The Delhi Development Authority has published draft development plan 2041 for suggestions and objections. By 2030, the Delhi urban region is expected to become the largest metropolitan region in the world with a projected population of 39 million residents.

The National Capital Territory of Delhi is infamous for many aspects, and unfortunately not for the right reasons: air pollution with vehicular emissions contributing 39% (PM2.5) of the total pollution in the city, the highest number of road crash deaths in the country, unsafe public spaces and transport for women and girls.

Delhi’s development plan, which will shape the city’s growth for the next two decades, bears the responsibility of not only catching up, but also setting the tone for the rest of the country and other megapoli globally. While there are no precedents to follow, Delhi will either become an example to follow or avoid.

Streets and public transport systems are not only a city’s backbone but its most visible form of urban governance and can demonstrate commitment to equitable low-carbon pathways. There are some progressive attempts at improving non-motorised transport in the city. However, the disconnect between the baseline studies on transport and proposals, lack of analysis of public transport ridership and patterns, specific outcome and output targets, implementation timelines and responsible agencies endangers its vision and threatens to make the plan a paper-based exercise.

We will dive a little deeper into different modes of transport (see graphic below) and governance.

Credit: The Urban Catalysts

Non-motorised transport

As per the baseline studies, 42% of all trips in Delhi are by walking (35%) and cycling (7%). Average walking trips are 1.6 km, while cycling trips are 3.6 km. The plan recommends that “concerned agencies” shall create active travel plans to promote walking and cycling. The proposed street design guidelines also incorporate road safety for pedestrians.

Given the fragmented institutional structure of Delhi, with more than a dozen road-owning agencies, it is unclear who would take the responsibility of preparing these active travel plans. The Delhi Development Authority should take the responsibility for delineating and publishing city-level network plans, which individual road-owning agencies can detail out subsequently. It is important that these are published as part of the development plan so that they have statutory backing and civil society can hold individual agencies accountable.

The Delhi Development Authority should publish a city-level cycling network plan, a pedestrian infrastructure priority plan that includes metro-rail, frequent bus-transport corridors and their influence zones. Additionally, it should publish a plan that identifies traffic-calmed zones to create safer streets for pedestrians and other vulnerable road users.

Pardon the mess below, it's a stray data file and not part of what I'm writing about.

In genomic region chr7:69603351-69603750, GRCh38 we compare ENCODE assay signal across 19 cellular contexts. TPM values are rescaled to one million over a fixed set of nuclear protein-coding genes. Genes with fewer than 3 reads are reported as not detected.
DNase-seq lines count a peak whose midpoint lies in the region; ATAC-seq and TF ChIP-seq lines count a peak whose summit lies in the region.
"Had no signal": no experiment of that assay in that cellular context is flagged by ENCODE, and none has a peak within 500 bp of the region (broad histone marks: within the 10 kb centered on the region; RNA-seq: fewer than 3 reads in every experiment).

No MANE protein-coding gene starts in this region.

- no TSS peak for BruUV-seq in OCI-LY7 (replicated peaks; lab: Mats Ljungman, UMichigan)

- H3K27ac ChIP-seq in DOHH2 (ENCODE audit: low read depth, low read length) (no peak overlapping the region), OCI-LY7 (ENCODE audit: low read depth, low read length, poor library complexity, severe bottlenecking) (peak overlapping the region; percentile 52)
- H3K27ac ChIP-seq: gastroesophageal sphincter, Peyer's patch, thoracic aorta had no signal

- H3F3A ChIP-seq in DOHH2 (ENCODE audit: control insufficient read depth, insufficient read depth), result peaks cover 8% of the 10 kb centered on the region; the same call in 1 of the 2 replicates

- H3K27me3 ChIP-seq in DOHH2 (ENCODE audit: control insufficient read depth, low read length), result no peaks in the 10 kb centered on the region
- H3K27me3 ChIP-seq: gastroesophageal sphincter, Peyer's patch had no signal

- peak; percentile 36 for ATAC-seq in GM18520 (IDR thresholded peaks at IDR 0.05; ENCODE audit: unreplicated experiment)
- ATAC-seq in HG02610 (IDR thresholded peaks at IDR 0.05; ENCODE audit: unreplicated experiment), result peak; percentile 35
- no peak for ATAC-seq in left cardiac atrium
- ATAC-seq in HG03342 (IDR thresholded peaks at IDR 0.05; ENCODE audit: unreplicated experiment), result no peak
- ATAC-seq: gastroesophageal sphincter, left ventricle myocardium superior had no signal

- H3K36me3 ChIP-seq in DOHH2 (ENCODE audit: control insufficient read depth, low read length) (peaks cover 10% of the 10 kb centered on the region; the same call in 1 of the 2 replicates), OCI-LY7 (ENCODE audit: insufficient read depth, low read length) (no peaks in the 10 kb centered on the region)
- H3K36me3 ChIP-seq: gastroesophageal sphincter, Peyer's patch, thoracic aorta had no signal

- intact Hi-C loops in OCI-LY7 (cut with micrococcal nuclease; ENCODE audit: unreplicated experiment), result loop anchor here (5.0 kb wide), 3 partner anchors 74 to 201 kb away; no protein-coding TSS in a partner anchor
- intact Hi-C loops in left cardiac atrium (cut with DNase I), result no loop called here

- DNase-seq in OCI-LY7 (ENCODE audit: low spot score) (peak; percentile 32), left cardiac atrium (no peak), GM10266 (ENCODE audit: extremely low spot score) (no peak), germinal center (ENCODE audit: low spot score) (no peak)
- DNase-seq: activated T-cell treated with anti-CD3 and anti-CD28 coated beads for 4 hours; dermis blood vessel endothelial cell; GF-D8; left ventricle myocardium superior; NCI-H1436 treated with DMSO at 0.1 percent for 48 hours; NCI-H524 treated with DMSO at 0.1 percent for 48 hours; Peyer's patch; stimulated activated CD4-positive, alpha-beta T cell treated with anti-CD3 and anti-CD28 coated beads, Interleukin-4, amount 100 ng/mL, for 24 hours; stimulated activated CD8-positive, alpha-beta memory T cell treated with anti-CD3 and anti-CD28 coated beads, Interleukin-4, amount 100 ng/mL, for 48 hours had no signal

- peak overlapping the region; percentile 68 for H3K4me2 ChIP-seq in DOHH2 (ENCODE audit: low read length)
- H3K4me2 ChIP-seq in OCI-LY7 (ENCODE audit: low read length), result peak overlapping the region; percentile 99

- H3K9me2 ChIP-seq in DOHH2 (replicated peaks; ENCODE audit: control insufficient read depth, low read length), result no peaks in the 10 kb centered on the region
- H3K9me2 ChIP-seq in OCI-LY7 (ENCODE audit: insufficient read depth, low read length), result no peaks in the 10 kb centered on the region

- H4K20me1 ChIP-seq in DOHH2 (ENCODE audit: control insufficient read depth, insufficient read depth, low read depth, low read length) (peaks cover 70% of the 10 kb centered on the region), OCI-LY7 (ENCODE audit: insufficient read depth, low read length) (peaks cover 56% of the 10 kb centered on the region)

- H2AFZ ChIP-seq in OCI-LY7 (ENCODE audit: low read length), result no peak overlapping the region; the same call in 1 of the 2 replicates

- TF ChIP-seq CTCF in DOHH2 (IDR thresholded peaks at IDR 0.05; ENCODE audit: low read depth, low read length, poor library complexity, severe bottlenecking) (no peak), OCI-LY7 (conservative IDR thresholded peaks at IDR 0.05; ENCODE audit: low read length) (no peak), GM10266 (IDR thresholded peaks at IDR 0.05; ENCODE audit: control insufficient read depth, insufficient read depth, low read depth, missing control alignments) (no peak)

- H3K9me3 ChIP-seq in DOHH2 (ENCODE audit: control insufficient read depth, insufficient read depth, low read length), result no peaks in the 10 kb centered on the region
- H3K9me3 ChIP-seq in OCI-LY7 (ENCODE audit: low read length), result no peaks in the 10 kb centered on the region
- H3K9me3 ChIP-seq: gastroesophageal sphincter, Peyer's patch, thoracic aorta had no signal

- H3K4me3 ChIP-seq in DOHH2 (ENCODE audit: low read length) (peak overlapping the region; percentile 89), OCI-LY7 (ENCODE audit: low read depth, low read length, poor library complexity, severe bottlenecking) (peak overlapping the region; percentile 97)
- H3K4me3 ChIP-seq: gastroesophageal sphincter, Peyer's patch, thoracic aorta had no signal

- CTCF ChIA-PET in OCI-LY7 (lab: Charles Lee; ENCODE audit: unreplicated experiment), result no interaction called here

These could be areas within a five-minute walking distance of city and regional nodes such as railway and metro-rail stations, bus terminals, inter-state bus terminals, university campuses, district and community centres, and primary, secondary schools, hospitals which attract children, care givers and youth who are some of the most vulnerable road users.

Finally, the street design guidelines of the Delhi Development Authority’s Unified Traffic and Transportation Infrastructure Centre should be updated to specifically include women’s safety and diversity in public spaces.

Gender responsive guidelines for bus shelters. Credit: The Urban Catalysts

Integrated public transport is the weakest link of this development plan. The baseline studies argue that the fares of airconditioned buses and metro-rail systems are comparable and that we may expect a modal shift to metro-rail in the future. Simultaneously, it states that first- and last-mile connectivity trips to bus stops are by e-rickshaws, auto-rickshaws, two-wheelers and cycle rickshaws.

Individuals calculate the cost and ease of a door-to-door journey that would necessitate planning for an integrated public transport journey. Further, research has indicated that walking constitutes 87% of all first- and last-mile trips to bus stops in Delhi, and 93% for informal women workers.

Transportation affordability usually refers to the ability of households to purchase mobility for their basic needs like education, work, shopping, healthcare. A report by the Centre for Science and Environment presents different measures of transport affordability: there is an affordability problem with public transport when more than 10% if households spend more than 15% of their income on work-related trips.